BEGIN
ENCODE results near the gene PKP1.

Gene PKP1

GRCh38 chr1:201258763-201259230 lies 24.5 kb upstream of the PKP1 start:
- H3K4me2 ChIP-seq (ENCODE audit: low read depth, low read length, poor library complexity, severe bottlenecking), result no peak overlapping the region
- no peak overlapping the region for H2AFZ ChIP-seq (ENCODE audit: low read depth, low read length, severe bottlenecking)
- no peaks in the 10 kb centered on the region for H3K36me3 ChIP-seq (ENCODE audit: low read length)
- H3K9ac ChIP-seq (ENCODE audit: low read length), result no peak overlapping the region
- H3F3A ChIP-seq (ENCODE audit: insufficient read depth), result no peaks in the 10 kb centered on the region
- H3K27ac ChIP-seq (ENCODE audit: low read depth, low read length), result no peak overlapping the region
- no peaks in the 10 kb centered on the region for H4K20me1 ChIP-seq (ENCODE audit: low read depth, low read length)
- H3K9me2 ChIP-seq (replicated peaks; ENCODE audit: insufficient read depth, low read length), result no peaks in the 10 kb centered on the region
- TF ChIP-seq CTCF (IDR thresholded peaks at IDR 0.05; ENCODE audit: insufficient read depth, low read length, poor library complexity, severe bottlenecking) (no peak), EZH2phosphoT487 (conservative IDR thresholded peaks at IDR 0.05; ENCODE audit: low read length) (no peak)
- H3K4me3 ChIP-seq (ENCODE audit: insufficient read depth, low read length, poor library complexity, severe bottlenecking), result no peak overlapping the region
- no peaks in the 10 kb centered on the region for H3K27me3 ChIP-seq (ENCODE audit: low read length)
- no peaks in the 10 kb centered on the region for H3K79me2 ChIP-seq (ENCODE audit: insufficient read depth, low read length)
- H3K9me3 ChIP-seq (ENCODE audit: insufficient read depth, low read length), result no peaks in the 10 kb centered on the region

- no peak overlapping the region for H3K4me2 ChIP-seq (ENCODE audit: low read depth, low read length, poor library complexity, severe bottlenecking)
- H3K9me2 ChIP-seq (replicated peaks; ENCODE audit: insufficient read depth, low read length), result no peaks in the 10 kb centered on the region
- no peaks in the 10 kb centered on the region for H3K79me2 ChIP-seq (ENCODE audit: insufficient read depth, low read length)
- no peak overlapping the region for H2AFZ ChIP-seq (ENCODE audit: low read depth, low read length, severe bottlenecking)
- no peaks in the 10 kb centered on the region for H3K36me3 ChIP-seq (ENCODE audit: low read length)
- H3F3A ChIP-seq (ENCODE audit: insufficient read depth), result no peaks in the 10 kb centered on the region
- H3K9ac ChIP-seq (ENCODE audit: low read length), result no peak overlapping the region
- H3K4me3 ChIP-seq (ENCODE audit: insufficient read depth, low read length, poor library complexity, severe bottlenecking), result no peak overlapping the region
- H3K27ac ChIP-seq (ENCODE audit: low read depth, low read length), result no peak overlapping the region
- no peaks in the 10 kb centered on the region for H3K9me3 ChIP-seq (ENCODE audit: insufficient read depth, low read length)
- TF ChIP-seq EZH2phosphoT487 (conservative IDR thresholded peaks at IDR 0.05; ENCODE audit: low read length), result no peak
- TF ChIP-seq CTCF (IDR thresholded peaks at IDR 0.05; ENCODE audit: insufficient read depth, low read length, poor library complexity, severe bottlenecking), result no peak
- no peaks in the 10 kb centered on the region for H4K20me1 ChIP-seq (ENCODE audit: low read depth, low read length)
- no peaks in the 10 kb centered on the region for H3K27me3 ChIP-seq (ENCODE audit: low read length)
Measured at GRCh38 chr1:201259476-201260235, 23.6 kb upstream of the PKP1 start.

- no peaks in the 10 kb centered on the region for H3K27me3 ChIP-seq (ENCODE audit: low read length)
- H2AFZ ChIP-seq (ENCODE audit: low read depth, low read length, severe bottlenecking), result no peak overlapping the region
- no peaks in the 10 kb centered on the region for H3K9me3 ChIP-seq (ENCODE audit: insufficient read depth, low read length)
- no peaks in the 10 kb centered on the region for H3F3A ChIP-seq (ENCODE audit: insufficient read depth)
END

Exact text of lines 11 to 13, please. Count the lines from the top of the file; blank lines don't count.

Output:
- H3K9me2 ChIP-seq (replicated peaks; ENCODE audit: insufficient read depth, low read length), result no peaks in the 10 kb centered on the region
- TF ChIP-seq CTCF (IDR thresholded peaks at IDR 0.05; ENCODE audit: insufficient read depth, low read length, poor library complexity, severe bottlenecking) (no peak), EZH2phosphoT487 (conservative IDR thresholded peaks at IDR 0.05; ENCODE audit: low read length) (no peak)
- H3K4me3 ChIP-seq (ENCODE audit: insufficient read depth, low read length, poor library complexity, severe bottlenecking), result no peak overlapping the region